Post-Newtown legislation would require schools to have safety plans
By Gary Walker
State Sen. Ted Lieu is reintroducing legislation that would make it mandatory for school districts to put together emergency response plans.
Shortly after Adam Lanza killed 20 children and six adults at Sandy Hook Elementary School in Newtown, Conn., school districts around the nation have been upgrading or reevaluating existing procedures for lockdowns and evacuation plans.
“Currently, the state does not have accurate figures on how many public schools have established school-safety plans that outline emergency steps that must be taken immediately should something horrible occur,” said Lieu, whose district includes schools within District 4 on the Westside.
“As of last year, no district has ever been fined for failing to report a school that has not developed a school-safety plan. As a result, too many schools either have no school-safety plan or have failed to update or disseminate their plan.”
The senator introduced Senate Bill 49 shortly after the Newtown killings.
The Los Angeles Unified School District says it has evacuation plans as well as procedures for emergencies such as what happened in Newtown.
LAUSD Board Member Steve Zimmer, who represents schools in Venice, Mar Vista, Del Rey and Venice, advocates spot checks on safety plans at schools as well as considering other things like video monitoring.
“Any moment of crisis demands that we check our safety and earthquake kit, as it were, and the most important piece of that is preparation,” he said.
Data from the school accountability report card showed in 2009, the latest data found, that 32.5 percent, or 25 out of 77 public middle schools in Los Angeles have no safety plan at all. Another 16 had outdated plans and/or failed to review them with staff. In all, the noncompliance rate reported was 53.2 percent.
Every campus within the Los Angeles Unified School District has a safety plan, according to district officials. Since the Newtown tragedy, the Los Angeles Police Department has deployed hundreds of officers to many LAUSD campuses. At Marina Del Rey Middle School in Del Rey, police officers have been on campus since Jan. 7.
The California Education Code Section 35294.6(b) requires each school to report in July on the status of its school safety plan (including a description of the plan’s key elements) in the annual school accountability report card prepared pursuant to Education Code Sections 33126 et seq. and 35256 et seq.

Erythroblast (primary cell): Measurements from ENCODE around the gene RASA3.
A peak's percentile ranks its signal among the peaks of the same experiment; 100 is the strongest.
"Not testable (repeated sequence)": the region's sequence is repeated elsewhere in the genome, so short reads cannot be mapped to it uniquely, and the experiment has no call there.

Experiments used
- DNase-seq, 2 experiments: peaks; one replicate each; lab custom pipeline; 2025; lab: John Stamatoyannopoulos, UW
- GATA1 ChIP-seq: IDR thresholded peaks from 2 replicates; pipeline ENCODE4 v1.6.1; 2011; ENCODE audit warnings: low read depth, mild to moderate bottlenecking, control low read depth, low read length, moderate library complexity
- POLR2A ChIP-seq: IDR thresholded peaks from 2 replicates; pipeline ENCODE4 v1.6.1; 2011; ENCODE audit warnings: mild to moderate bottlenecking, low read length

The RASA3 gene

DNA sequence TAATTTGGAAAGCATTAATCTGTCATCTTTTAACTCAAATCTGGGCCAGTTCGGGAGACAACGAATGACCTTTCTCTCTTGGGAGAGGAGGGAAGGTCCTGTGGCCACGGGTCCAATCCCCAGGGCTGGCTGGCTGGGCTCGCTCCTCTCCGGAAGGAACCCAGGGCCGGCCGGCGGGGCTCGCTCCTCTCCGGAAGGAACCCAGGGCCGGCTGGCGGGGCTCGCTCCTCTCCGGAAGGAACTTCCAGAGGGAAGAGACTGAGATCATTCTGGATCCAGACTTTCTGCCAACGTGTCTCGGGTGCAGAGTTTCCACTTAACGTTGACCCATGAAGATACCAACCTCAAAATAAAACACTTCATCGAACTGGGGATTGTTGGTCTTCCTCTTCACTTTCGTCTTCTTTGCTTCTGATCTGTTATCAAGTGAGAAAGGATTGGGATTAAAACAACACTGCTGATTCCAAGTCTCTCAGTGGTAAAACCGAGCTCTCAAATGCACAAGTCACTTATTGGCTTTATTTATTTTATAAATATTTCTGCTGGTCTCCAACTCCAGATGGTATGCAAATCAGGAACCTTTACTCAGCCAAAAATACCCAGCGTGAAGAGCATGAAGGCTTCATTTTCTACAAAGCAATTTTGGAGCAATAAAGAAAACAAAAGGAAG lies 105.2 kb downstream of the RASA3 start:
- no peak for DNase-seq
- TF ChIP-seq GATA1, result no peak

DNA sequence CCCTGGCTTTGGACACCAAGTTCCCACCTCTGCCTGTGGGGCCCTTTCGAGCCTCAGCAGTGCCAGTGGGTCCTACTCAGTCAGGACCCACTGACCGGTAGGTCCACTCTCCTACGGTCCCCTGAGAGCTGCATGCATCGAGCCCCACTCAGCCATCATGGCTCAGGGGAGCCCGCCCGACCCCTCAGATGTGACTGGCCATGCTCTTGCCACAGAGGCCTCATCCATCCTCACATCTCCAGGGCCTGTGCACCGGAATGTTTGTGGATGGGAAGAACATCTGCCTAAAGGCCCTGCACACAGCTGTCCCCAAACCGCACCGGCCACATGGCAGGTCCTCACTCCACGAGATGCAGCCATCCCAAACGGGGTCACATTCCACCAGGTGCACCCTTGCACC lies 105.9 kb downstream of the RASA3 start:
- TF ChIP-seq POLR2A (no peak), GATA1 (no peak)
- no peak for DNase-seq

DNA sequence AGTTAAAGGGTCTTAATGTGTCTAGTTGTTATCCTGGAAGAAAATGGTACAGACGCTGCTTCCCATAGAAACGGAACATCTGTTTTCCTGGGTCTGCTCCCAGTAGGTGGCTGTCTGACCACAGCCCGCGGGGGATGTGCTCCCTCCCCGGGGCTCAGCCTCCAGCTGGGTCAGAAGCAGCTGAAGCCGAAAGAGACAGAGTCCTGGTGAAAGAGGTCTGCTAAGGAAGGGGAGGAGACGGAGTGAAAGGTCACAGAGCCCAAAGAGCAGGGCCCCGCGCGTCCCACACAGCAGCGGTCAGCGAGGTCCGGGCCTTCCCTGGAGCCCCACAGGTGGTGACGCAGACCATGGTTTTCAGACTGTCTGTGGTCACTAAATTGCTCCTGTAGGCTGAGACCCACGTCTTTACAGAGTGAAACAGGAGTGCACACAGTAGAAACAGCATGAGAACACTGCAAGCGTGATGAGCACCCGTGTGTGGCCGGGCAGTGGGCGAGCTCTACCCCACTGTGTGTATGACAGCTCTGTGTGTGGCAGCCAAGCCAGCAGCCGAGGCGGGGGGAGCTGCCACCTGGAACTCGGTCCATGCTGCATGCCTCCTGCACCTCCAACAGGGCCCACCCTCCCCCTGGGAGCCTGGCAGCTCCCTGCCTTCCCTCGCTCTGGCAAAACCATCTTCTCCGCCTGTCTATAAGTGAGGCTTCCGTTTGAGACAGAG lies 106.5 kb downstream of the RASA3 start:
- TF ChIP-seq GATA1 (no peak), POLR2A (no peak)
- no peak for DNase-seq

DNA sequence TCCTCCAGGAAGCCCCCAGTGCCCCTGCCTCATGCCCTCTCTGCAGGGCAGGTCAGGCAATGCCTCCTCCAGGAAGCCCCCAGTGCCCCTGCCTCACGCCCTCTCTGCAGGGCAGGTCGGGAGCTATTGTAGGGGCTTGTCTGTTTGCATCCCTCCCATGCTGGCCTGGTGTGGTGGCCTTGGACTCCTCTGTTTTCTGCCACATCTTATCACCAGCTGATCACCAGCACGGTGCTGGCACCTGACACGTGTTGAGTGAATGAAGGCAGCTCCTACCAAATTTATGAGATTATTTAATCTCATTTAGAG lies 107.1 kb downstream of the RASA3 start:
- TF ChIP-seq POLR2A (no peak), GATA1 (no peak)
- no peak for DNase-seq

“There should be a district-wide statement of philosophy, an enabling policy, and guidelines that serve as a foundation for safe school plans created by individual schools,” states the website of the California Board of Education.
“The statement should provide a clear sense of purpose and exemplify district support for the entire planning process.”
Zimmer said established safety guidelines are critical to not only the wellbeing of the faculty, staff members and students at a school, but also to its academic atmosphere.
“Having a school policy is a very, very effective way of providing safety and security to a vast and diverse school district as is LAUSD,” the board member said.
The National Rifle Association has advocated placing armed guards in all of the nearly 98,000 public schools in the nation, a suggestion rejected by Zimmer and Lieu.
“Armed teachers are not the answer,” said the senator, who is a colonel in the U.S. Air Force Reserves. “Fewer guns in schools and better-prepared schools as outlined in Senate Bill 49 would go a long way to better protect our children. SB 49 is this year’s version of a bill I previously introduced in response to poorly prepared Los Angeles schools during a report of an armed gunman.”
Lieu said this was a precaution to hopefully avoid a massacre along the lines of Newtown or the April 20, 1999 massacre at Columbine High School in Littleton, Colo., where students Eric Harris and Dylan Klebold killed 12 students and one teacher and injured 21 other students.
“Nobody wants a tragic situation to be made worse because preparatory steps that should have been taken were neglected or inadequate,” said the senator, who has two sons of elementary school age. “Given the recent massacre in Connecticut, and the lockdown of three schools in Palos Verdes Peninsula last week, the time is now to do what we can to protect our children.”
A 2011 version of AB 49 died in the legislative fiscal committee.